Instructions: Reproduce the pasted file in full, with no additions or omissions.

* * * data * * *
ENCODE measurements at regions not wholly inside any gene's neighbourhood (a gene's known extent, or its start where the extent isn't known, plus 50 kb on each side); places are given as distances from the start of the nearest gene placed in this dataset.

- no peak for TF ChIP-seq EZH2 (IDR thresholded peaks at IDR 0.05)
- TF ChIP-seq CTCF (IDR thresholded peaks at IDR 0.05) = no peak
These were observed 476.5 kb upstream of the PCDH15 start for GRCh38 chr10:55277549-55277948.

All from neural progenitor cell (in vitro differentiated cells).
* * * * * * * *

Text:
ENCODE measurements at regions not wholly inside any gene's neighbourhood (a gene's known extent, or its start where the extent isn't known, plus 50 kb on each side); places are given as distances from the start of the nearest gene placed in this dataset.

- no peak for TF ChIP-seq EZH2 (IDR thresholded peaks at IDR 0.05)
- TF ChIP-seq CTCF (IDR thresholded peaks at IDR 0.05) = no peak
These were observed 476.5 kb upstream of the PCDH15 start for GRCh38 chr10:55277549-55277948.

All from neural progenitor cell (in vitro differentiated cells).